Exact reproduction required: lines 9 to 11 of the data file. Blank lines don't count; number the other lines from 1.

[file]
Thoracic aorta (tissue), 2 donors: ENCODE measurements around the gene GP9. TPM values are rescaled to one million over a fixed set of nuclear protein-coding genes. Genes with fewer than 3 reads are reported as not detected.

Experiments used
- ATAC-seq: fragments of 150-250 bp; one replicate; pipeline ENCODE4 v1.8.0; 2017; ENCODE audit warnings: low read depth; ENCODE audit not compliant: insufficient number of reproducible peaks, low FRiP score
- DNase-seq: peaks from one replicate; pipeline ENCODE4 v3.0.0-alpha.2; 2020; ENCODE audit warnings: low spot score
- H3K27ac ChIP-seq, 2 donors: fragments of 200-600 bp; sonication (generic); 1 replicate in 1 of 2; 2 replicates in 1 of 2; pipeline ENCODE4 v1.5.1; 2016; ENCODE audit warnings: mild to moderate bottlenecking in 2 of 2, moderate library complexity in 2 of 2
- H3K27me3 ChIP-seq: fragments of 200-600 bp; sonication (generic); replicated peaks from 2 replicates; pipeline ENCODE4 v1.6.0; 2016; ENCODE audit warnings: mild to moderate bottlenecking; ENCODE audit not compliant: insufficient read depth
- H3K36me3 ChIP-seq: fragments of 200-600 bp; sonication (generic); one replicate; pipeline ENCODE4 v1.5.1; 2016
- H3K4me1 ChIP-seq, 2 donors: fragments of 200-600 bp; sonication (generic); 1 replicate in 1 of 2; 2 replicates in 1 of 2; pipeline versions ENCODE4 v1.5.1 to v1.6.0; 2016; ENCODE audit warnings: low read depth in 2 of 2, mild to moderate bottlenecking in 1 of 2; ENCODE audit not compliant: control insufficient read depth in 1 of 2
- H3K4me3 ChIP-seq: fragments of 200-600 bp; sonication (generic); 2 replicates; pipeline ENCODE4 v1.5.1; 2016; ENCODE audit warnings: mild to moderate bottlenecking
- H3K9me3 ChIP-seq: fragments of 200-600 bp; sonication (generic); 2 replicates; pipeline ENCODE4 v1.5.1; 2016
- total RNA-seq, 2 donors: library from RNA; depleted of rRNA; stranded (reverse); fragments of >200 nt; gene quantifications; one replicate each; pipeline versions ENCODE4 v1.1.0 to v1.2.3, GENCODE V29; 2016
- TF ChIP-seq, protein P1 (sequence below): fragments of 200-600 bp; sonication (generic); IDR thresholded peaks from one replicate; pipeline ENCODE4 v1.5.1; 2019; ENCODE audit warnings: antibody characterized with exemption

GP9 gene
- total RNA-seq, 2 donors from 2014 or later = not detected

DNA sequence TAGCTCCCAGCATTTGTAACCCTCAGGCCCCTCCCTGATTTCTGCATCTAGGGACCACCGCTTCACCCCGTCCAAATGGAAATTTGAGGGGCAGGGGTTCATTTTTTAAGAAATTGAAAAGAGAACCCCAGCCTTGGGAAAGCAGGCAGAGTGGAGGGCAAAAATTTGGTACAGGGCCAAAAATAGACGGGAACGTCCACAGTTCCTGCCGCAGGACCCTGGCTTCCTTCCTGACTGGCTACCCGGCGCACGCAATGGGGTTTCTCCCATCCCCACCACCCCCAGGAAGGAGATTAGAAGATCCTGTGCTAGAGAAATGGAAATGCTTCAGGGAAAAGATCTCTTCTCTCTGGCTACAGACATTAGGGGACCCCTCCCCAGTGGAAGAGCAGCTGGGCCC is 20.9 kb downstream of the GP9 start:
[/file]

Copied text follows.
- H3K4me3 ChIP-seq: fragments of 200-600 bp; sonication (generic); 2 replicates; pipeline ENCODE4 v1.5.1; 2016; ENCODE audit warnings: mild to moderate bottlenecking
- H3K9me3 ChIP-seq: fragments of 200-600 bp; sonication (generic); 2 replicates; pipeline ENCODE4 v1.5.1; 2016
- total RNA-seq, 2 donors: library from RNA; depleted of rRNA; stranded (reverse); fragments of >200 nt; gene quantifications; one replicate each; pipeline versions ENCODE4 v1.1.0 to v1.2.3, GENCODE V29; 2016